That is, of course, dependent upon ofering a service that the local state agencies actively want. There are indeed a few services in that lucky position but they are certainly a minority. And moreover …

Here again, though, there are risks. At a local level, recessions in the past have seen councils cut discretionary spending, including grants to the sector. That could happen again, particularly if freezes in council tax go ahead. Nationally, a future Conservative government could rethink any plans Labour has to spend its way out of the recession.

The only cash charities can really count on, therefore, is what they save by cutting costs or projects.

So cheer up

But it's not an entirely bleak outlook. Some charities build up reserves during the good years and put off difficult decisions that can't be avoided in a recession. .. ‘You often come out fitter and leaner than when you went in.’

It seems unlikely that most CE services in the UK have ‘build up reserves during the good years’. Financially speaking, what good years?

But many, maybe most have ‘put off difficult decisions that can't be avoided in a recession’ (no there’s a persistent theme for you!) . Maybe they will now grsp some of these nettles:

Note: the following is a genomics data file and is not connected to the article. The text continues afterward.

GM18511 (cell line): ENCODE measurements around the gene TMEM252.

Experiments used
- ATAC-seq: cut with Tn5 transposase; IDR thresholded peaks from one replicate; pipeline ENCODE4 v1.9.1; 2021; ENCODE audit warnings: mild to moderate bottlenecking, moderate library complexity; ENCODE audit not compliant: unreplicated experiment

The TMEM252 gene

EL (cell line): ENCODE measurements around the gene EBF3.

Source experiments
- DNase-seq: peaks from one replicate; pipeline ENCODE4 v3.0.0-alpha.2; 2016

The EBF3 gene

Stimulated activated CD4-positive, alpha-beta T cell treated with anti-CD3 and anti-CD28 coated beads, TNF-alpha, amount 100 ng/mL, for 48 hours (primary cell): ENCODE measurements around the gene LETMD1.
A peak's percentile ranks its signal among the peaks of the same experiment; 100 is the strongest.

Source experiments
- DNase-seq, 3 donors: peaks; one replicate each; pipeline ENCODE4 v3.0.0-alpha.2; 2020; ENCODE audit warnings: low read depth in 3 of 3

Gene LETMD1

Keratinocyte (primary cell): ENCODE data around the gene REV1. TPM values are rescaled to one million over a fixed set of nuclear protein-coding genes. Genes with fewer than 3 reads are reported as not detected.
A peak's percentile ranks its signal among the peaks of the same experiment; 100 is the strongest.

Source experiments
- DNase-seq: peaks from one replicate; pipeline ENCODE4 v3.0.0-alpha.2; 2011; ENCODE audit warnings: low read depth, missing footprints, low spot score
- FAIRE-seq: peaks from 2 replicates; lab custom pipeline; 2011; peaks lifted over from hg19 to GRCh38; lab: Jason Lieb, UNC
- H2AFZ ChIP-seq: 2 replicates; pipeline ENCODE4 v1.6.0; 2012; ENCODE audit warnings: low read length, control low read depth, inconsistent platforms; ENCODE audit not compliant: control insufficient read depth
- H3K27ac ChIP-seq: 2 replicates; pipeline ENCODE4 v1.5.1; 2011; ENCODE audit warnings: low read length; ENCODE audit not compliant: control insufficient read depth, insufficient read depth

So you could think of it like a good workout. Or, if you prefer, a trip to the dentist: you may well feel better afterwards, but it will probably hurt a little.

So, there’s the good news!

This rather leaves the choice, for those services that make it through, of ‘leaner and fitter’ or… even leaner.

The fata are still not, however, small-grained enough to tell us specifically about the economics of CE in the recesion. I have, though, found one small possible, public index for this and will return to it when I have evaluated it further.

References

(2008) Charity income is feeling the pinch, Third Sector, 3 December
http://www.thirdsector.co.uk/news/Article/866452/Charity-income-feeling-

Sutton, A. (2008) Charitable income in the UK, Conductive World, 3 December
http://andrew-sutton.blogspot.com/2008/12/charitable-income-in-uk.html

3 comments:

  1. Andrew

    Here charity is not a way to develop our group. No chance. So be happy to have it, thats wonderful!

    Leticia

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  2. I was indeed very glad to have the British mechanism of 'charity'. It is far from perfect, and has got less so over the years.

    I wouldn't want to be starting up now along the charitable road!

    Nevertheless, where would CE be, in the UK and a whole lot of other countries without this?

    The problem is that 'without this' looks like being more and more the way that things might be here.

    I do not know precisely how you finance things at Com Amor but maybe how you do things in Brazil might be something that we could look to to see what ways forward there are to us in the UK and some similar countries over coming years.

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  3. It appears to be happening in US too - not just UK
    http://www.wafb.com/Global/story.asp?S=9455778&nav=menu57_5

    ReplyDelete